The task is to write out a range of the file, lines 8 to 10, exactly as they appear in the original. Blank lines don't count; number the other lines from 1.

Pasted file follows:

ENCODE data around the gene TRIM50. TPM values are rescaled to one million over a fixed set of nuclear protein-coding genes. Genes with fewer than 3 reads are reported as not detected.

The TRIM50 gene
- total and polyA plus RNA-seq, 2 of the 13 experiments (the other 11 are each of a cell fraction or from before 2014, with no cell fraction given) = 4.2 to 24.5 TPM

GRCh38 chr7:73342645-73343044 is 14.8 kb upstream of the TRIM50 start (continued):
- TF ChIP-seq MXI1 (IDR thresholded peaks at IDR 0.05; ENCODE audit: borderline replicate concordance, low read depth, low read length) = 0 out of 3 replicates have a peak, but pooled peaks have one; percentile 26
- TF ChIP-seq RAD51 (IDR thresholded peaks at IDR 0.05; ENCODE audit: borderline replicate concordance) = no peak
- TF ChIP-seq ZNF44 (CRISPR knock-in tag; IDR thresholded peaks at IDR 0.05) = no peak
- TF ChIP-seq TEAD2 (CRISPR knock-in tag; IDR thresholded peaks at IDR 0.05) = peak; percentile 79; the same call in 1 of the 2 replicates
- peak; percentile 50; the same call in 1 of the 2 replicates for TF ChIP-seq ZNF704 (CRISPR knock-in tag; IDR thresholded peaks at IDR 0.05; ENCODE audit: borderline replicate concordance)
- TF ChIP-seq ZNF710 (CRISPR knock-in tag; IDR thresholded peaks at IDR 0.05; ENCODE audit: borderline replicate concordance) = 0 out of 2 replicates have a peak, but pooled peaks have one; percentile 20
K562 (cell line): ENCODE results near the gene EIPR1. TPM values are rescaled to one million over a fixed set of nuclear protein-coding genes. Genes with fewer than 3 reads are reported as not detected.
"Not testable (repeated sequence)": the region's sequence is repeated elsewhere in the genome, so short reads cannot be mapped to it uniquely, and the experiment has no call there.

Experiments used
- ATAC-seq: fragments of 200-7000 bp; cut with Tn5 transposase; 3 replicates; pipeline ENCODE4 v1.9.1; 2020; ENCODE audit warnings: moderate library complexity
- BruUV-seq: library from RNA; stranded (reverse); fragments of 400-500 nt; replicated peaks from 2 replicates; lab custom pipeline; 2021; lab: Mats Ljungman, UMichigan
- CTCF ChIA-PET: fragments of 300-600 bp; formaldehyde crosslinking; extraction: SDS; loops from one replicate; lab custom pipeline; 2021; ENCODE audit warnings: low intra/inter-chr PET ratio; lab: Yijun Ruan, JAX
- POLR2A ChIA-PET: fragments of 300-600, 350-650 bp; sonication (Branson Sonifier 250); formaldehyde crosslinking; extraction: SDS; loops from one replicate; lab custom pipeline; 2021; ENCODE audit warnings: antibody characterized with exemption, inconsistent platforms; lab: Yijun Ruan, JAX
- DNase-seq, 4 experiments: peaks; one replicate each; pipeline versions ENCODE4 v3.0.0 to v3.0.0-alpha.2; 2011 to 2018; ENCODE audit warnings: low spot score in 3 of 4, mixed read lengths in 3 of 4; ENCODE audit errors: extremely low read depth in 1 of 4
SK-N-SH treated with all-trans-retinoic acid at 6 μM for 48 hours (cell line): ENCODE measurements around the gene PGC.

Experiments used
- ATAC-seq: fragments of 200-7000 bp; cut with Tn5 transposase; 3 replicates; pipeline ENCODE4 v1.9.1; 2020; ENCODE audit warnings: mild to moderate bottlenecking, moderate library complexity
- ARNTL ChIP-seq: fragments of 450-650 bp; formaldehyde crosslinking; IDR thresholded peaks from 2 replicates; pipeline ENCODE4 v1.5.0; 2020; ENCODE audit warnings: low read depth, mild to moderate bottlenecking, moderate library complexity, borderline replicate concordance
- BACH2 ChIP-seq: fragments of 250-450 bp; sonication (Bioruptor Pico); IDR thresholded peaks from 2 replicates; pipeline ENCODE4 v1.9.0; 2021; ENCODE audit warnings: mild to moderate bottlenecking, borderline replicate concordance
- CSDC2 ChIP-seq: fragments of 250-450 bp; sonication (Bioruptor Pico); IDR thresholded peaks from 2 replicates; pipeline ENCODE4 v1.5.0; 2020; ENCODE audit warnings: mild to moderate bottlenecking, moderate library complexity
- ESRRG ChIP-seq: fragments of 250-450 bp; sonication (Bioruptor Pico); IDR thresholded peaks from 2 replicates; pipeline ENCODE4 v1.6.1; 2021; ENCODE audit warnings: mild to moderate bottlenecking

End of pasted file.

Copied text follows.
- TF ChIP-seq TEAD2 (CRISPR knock-in tag; IDR thresholded peaks at IDR 0.05) = peak; percentile 79; the same call in 1 of the 2 replicates
- peak; percentile 50; the same call in 1 of the 2 replicates for TF ChIP-seq ZNF704 (CRISPR knock-in tag; IDR thresholded peaks at IDR 0.05; ENCODE audit: borderline replicate concordance)
- TF ChIP-seq ZNF710 (CRISPR knock-in tag; IDR thresholded peaks at IDR 0.05; ENCODE audit: borderline replicate concordance) = 0 out of 2 replicates have a peak, but pooled peaks have one; percentile 20